Greer Spring (Missouri)
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Greer Spring Missouri
Greer Spring
Greer Spring-Oct2013-067.jpg
Native nameBig Ozark Spring
CountryUnited States
RegionOzark Plateau
Physical characteristics
SourceGreer Spring Outlet
 • locationEleven Point River basin, Salem Plateau, Ozark Plateau, Missouri
 • coordinates36°47?12?N 91°20?51?W / 36.78667°N 91.34750°W / 36.78667; -91.34750Coordinates: 36°47?12?N 91°20?51?W / 36.78667°N 91.34750°W / 36.78667; -91.34750[1]
 • elevation564 ft (172 m)
MouthEleven Point River
 • location
Greer, Oregon County, Ozark Plateau, Missouri
 • elevation
519 ft (158 m)USGS 7.5 min topo quad map
Length1.4 mi (2.3 km)
 • locationGreer Spring1981-2009 [1]
 • average360 cu ft/s (10 m3/s)1981-2009 [1]
 • maximum1,770 cu ft/s (50 m3/s)
Basin features
U.S. NNLDesignated: 1980

Greer Spring is a first magnitude spring located in the southeast portion of the Ozark Plateau, in Oregon County in south-central Missouri within the boundaries of the Mark Twain National Forest. The spring is the second largest spring in the Ozarks, with an average discharge of 360 cubic feet (10 m3) of water per second.[1] Greer Spring was designated a National Natural Landmark in 1980.[2]

The spring outlet

The spring emerges at the bottom of a narrow chasm. An upper outlet flowing from a cavern is only a fraction of Greer Spring's large flow. About 100 feet (30 m) downstream (north) the main outlet boils to the surface in a mixture of deep, aqua-blue water, moss covered rocks, and frothy whitewater. The newly formed surface stream then races down a small, steep, hardwood blanketed gorge dropping 65 feet (20 m) in elevation for 1.2 miles (1.9 km) to its confluence with the Eleven Point River. Greer Spring greatly increases the flow of the river, ensuring ample water for recreational activities, such as boating, even in the dry months. The vast amount of spring water changes the Eleven Point River into a coldwater stream for several miles downstream. The spring's cold water also creates ideal conditions for trout. The mouth of the spring branch is roughly 0.5 miles upstream (west) of the Missouri Route 19 bridge over the Eleven Point River. Greer Spring may be the most secluded and undisturbed big spring in the Ozarks. The spring has been owned by the U.S. National Forest Service since 1993.[3] Before 1993 the spring was in the caring hands of private ownership. The area surrounding the spring has been retaken by nature, but had a small fish hatchery and roads many years ago, the site has remained very scenic and unspoiled.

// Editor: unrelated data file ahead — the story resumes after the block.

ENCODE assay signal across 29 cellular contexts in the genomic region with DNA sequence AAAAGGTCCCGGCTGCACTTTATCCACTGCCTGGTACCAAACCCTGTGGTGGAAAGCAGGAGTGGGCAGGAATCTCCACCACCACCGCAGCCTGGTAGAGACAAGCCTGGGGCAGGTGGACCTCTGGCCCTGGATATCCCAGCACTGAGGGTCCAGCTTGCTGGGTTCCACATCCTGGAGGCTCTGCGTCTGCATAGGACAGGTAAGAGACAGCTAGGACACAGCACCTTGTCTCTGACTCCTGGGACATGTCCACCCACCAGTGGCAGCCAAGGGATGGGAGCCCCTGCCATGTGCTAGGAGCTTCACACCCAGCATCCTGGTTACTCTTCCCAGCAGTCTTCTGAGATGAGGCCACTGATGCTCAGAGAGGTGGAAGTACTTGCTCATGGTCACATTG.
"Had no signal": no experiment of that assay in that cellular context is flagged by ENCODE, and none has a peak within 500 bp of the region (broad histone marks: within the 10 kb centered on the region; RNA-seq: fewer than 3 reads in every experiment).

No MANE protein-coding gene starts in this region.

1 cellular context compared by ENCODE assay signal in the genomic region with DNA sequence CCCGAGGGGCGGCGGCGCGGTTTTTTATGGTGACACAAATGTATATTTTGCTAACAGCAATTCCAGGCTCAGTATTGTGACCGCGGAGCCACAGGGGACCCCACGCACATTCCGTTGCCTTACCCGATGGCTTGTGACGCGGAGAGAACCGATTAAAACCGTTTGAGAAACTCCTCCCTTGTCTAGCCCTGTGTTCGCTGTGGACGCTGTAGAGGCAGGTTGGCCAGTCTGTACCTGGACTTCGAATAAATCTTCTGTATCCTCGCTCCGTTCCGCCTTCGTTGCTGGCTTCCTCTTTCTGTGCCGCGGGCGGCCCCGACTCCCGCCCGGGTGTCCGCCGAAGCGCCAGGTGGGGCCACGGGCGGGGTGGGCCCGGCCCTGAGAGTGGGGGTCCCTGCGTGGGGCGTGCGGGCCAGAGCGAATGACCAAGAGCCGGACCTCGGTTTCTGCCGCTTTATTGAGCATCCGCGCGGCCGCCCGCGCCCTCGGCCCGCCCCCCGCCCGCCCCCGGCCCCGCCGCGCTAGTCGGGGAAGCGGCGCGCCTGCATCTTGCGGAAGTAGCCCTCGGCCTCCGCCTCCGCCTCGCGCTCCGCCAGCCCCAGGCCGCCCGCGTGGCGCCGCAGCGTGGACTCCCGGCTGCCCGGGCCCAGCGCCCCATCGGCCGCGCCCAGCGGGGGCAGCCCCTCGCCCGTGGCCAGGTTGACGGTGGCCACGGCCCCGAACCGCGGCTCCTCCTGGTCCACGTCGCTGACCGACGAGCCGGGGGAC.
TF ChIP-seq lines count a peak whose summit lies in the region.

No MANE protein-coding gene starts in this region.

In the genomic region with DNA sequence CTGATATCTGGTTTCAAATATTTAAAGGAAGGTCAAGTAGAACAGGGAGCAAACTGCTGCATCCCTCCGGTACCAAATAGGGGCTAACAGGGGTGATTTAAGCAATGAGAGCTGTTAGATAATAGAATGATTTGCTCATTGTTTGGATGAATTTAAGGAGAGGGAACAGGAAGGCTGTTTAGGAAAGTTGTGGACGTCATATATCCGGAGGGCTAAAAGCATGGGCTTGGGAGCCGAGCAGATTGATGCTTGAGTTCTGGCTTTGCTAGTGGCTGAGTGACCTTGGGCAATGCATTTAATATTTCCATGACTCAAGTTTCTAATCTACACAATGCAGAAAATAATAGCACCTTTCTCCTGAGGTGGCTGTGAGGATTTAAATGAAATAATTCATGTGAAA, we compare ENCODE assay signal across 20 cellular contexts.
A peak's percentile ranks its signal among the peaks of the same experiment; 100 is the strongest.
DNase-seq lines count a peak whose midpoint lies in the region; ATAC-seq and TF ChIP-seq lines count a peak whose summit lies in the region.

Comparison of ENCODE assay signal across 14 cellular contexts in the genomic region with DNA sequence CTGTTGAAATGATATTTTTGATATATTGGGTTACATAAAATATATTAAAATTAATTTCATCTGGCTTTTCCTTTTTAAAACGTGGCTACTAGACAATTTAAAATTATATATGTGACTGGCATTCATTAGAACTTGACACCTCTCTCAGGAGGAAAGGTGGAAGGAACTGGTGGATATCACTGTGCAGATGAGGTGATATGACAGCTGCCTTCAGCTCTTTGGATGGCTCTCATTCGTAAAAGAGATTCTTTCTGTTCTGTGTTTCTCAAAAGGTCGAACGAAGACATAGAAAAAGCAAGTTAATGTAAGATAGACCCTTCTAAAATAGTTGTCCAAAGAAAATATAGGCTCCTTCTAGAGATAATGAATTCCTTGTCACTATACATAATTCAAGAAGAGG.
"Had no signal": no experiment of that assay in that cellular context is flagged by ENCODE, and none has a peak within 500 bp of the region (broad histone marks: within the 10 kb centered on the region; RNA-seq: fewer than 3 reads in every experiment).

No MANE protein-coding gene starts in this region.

Greer Spring main outlet. Pictured here discharging 401 cu ft/s (11.4 m3/s).


The United States National Forest Service maintains a trail to the spring. The trailhead is located 18 miles (29 km) south of Winona and 8 miles (13 km) north of Alton on Missouri Highway 19 about 1.5 miles (2.4 km) south of the Highway 19 bridge that crosses the Eleven Point River and just north of the tiny town of Greer. A parking area on the side of Highway 19 provides parking for the trail. Visitors to the spring are common despite a mile-long hike.


Greer Spring branch roaring toward the Eleven Point River

The first gristmill on the spring branch was built by Captain Samuel Greer in 1859. The spring was subsequently named after the Confederate captain. The mill was later destroyed during the American Civil War, however the mill was rebuilt. Sometime after 1883, the old mill was removed to make way for a new roller mill completed sometime before 1899. The mill changed ownership until 1922, when it ceased operation. Very few remains of mill operations exist today near the spring. The mill itself is still standing near the top of east side of the gorge, despite very little attention. As of 2016, work is well underway with help from the U.S. Forest Service, HistoriCorps[4] for the mill restoration project.[5] Difficult access, private ownership, and a remote location have all aided in protecting this karst location.

See also


  1. ^ a b c d USGS Surface Water data for US - Greer Spring 1981-2009
  2. ^ "Greer Spring". National Park Service.
  3. ^
  4. ^
  5. ^

External links

  This article uses material from the Wikipedia page available here. It is released under the Creative Commons Attribution-Share-Alike License 3.0.



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